“We usu­ally have a dozen ded­i­cated per­form­ers on hand, who dress and dance any­thing from me­dieval to Vic­to­rian and the ones in be­tween,” Jan ex­plained. “The team prides it­self on be­ing semi-pro­fes­sional, and any money gained goes straight back into the group to fi­nance cos­tumes and travel. No one takes any­thing out. Lots of our work comes via the Na­tional Trust and English Her­itage. We also at­tend wed­dings, pri­vate par­ties, cor­po­rate events and even per­form in shop­ping cen­tres.

“The cos­tumes are all au­then­tic, although it would be im­pos­si­ble to wear the ac­tual cloth­ing that has sur­vived from the era as it would be far too del­i­cate and al­most rot­ting away by now. We are lucky to have a lady mem­ber within our group who is City and Guilds trained in the art of dress­mak­ing, and I lend a hand too. We care­fully study and re­search prints and paint­ings from a par­tic­u­lar era, util­is­ing silks, cot­tons, satins and vel­vets in or­der to make the re­pro­duc­tions.”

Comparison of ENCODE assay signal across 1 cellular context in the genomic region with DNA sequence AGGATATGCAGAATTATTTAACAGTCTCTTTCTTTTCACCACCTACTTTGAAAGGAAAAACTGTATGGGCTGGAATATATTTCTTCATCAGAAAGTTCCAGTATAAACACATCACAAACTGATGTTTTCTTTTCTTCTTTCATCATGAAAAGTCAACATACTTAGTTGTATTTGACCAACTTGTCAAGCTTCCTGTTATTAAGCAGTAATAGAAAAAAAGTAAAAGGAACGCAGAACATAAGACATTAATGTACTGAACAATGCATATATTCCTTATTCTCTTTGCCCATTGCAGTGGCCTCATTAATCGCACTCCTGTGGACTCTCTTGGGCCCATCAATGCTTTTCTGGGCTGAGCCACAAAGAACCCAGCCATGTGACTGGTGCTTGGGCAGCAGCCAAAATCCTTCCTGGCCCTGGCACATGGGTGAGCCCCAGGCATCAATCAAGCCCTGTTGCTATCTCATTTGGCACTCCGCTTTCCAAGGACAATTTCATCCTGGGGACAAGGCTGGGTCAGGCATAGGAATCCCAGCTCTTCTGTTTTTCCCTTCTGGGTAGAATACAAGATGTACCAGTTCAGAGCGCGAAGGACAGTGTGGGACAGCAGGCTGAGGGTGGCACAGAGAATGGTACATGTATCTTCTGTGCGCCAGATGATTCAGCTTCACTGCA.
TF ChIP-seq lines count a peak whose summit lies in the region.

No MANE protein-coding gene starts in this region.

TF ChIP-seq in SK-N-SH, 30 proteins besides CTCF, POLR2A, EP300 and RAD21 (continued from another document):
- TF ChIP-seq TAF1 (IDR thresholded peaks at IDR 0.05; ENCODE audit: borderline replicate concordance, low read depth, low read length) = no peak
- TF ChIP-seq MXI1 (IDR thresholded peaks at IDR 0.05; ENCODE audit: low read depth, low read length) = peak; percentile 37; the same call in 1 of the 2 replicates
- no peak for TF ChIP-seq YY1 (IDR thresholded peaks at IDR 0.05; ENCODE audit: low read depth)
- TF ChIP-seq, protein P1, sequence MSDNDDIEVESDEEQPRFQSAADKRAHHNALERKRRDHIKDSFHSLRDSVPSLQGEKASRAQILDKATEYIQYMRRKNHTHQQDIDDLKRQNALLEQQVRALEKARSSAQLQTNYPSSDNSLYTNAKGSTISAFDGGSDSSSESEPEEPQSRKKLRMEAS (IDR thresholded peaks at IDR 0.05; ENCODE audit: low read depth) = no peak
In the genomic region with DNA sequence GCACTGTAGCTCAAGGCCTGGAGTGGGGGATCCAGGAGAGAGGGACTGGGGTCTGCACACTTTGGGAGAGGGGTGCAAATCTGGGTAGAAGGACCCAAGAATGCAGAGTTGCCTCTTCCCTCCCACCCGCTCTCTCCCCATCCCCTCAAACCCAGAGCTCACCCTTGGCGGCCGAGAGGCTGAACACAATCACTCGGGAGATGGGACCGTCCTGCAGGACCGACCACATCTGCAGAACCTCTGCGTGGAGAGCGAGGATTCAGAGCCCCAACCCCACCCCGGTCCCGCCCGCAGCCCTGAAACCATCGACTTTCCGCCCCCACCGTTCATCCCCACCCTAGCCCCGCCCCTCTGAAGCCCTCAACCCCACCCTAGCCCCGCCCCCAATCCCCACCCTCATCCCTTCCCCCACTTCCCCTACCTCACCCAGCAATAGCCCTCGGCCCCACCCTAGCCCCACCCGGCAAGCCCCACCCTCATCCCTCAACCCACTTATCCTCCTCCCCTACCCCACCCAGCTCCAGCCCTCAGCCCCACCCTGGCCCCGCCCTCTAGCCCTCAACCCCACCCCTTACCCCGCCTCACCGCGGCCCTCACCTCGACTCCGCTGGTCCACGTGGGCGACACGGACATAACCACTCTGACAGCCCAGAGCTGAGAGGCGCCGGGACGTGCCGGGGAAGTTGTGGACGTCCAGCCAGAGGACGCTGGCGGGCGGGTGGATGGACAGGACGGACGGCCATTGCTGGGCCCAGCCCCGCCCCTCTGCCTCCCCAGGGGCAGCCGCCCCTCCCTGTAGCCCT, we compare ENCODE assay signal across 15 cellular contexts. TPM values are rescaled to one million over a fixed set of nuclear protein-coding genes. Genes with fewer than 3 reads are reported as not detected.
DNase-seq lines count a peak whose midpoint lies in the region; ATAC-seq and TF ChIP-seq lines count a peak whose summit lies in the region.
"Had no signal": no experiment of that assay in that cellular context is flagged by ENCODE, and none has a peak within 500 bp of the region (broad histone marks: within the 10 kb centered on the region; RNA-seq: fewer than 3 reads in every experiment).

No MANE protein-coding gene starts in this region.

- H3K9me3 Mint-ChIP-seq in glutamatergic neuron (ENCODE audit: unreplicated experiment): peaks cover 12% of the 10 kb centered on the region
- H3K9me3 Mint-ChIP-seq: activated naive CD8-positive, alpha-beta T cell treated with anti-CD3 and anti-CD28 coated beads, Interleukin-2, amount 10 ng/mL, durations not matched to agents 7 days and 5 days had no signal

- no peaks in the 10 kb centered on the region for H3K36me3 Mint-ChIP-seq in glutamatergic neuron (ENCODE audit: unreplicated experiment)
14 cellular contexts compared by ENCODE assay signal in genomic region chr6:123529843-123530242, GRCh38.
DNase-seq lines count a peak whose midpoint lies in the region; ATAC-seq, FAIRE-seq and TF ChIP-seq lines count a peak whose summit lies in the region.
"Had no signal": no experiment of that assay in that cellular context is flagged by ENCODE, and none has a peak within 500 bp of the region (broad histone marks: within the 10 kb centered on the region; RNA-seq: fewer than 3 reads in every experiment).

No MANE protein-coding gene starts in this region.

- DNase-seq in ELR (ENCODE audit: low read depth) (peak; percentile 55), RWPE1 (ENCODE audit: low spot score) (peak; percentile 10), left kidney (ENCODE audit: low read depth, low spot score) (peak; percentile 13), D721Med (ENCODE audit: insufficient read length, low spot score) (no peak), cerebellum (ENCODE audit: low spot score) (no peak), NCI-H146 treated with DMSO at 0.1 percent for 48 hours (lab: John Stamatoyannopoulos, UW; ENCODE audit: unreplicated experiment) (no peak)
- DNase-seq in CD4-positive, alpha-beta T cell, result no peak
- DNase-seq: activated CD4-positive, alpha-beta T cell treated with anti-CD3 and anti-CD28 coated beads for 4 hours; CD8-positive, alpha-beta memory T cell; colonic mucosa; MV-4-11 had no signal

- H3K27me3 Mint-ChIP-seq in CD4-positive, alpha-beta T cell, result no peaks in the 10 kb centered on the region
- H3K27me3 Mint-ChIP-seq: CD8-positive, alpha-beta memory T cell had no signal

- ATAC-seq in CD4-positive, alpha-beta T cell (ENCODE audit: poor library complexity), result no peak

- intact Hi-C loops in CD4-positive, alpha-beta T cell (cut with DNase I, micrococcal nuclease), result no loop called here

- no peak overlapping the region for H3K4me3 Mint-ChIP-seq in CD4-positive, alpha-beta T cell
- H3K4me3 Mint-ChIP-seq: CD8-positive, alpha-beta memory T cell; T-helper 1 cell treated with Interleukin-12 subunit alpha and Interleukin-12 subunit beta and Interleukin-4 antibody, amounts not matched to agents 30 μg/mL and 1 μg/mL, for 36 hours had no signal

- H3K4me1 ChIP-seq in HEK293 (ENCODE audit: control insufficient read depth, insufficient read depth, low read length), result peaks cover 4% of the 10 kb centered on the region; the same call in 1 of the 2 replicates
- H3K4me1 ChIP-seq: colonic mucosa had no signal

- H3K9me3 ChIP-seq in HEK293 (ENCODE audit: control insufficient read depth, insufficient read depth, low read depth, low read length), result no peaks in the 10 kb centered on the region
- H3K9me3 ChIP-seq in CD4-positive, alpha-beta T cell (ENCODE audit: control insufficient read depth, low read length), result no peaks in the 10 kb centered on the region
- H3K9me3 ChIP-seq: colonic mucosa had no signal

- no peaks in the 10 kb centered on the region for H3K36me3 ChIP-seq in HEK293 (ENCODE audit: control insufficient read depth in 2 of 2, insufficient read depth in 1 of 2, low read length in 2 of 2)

Jan (pic­tured with Neil, be­low) con­fessed that the public shows a great in­ter­est in what’s ac­tu­ally worn un­der the cos­tumes, such as the corsetry which was worn by both men and women dur­ing the Baroque pe­riod (1600-1750).

Neil told me that the team was formed in 1974 when two friends were asked to demon­strate some dances at a con­cert; Neil joined the group dur­ing the 1980s. He told me the name “Ar­beau” is taken from a 16th-cen­tury dance man­ual called Orch­eso­gra­phie which was writ­ten by a French monk us­ing the pen-name of Thoinot Ar­beau (an ana­gram of his real name).